In the days of ancient Rome, it was never a good idea to send amateurs to pacify the Germanic tribes. The Emperor Augustus found this out in A.D. 9, when his handpicked crony, Varus, blundered into a series of ambushes in the Teutoburg Forest and lost about 20,000 men in three days.
Several years later, another Roman army stopped at that battlefield, a bit south of the modern German city of Bremen, to clean up the scene. According to the historian Tacitus, they found “bleaching bones, scattered or in little heaps,” while “hard by lay splintered spears and limbs of horses.” Human skulls “were nailed prominently on the tree-trunks.” There were “gibbets and torture pits for the prisoners,” and “in the neighboring groves stood the savage altars at which they [the Germanic tribes] had slaughtered the tribunes and chief centurions.” Varus had fallen on his sword after the battle, either out of shame or because he was terrified. It was impossible to know which.
Scattered archaeological evidence has long suggested that the warriors of ancient Germania were not kind-hearted in victory. But new evidence suggests just how grisly things were at about the time of Christ, when an aggressive and well-organized young Roman empire was trying — ultimately, unsuccessfully — to subdue the equally aggressive inhabitants of Germania.
A Danish team, working in a bog about 325 miles north of the site of the Roman massacre, is analyzing the recently excavated remains of 40 men, part of a larger contingent of as many as 200 soldiers, whose bodies were apparently hacked to bits and thrown into the shallows of Lake Mosso after a battle that took place between German rivals, probably a few years before the Varus massacre. The Alken bog, lying today beneath a lakeside meadow, conceals the largest concentration of apparent war dead ever found from that era. These findings, added to artifacts from other sites and the writings of the ancient Romans, are supplying insights into a warlord culture of fiercely egalitarian German tribes that fought constantly, routinely slaughtered their enemies and offered their bodies — and their weapons — to their gods.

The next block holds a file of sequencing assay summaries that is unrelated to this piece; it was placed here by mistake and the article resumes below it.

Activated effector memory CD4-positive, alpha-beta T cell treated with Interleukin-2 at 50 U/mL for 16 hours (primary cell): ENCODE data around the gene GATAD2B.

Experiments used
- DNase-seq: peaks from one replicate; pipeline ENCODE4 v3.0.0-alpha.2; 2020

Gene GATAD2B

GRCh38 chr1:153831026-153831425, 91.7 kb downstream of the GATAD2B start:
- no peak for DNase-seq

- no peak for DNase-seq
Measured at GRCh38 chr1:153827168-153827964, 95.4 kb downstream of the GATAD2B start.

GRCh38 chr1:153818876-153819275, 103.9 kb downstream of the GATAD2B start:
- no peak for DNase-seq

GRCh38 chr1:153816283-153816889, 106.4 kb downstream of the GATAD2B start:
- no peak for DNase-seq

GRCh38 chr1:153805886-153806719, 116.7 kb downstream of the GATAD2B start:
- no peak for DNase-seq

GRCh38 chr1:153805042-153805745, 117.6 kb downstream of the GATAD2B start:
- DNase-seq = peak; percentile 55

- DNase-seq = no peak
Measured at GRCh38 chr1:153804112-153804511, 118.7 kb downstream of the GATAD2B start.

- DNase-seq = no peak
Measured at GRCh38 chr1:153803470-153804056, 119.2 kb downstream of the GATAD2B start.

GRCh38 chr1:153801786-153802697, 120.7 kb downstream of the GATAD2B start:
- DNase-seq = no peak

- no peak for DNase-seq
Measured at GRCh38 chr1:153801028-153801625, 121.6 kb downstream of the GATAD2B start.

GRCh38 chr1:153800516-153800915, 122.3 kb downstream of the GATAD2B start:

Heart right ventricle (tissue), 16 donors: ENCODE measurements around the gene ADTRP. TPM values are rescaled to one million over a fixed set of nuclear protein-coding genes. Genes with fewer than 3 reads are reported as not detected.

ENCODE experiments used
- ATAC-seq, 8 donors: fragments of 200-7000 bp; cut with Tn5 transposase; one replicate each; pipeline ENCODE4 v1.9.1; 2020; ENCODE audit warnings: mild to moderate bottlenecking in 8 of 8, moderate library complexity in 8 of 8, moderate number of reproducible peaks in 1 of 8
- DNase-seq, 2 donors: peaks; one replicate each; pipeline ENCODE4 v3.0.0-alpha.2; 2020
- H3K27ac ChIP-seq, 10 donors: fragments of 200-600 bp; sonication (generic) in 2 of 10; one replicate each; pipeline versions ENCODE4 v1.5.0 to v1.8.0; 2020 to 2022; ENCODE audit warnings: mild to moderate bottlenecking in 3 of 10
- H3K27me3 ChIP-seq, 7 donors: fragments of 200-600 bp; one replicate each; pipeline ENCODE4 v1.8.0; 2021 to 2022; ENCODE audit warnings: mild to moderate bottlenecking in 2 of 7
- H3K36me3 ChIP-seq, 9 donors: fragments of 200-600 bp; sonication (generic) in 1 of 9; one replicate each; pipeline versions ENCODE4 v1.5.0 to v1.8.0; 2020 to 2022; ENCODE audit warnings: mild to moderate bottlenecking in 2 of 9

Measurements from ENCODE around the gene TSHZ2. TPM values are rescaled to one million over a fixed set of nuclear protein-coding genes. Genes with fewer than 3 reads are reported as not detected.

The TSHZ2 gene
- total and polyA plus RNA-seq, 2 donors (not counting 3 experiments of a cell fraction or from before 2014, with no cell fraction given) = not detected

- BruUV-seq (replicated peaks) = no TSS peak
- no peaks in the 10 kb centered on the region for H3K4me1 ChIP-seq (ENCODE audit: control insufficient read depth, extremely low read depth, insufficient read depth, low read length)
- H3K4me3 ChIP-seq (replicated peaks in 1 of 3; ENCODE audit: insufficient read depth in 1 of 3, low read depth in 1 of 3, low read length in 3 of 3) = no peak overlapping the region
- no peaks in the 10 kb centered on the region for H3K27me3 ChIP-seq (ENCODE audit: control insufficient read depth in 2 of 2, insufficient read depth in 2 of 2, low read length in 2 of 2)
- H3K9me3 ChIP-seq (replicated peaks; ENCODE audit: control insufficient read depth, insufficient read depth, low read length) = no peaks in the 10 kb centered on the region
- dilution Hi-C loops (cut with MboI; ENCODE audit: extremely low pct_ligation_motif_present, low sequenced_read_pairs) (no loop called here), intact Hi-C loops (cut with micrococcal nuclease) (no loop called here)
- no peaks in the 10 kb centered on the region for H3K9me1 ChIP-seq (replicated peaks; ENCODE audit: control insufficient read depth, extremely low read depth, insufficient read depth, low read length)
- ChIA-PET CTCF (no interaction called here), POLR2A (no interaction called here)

Hack wounds, animal marks
The remains in the bog “are all young males,” said Aarhus University archaeologist Mads Holst, leader of the excavation team from the university and Denmark’s Skanderborg and Moesgard museums. “There is quite a lot of weapon damage on them, and none of the wounds were healed. Some were dead already when they were thrown into the lake, and we can see there were animals gnawing on the bones. One of the things we are investigating now is whether they all died of battle wounds, or were executed after the battle. We suspect both.”
Holst said Danes have been digging peat and finding bones and artifacts at the Alken Bog, which is located in present-day Denmark, for at least a century. Peat is compressed plant material used as fuel in stoves and fireplaces. Because it is wet and oxygen-free, it provides ideal conditions for preserving human remains.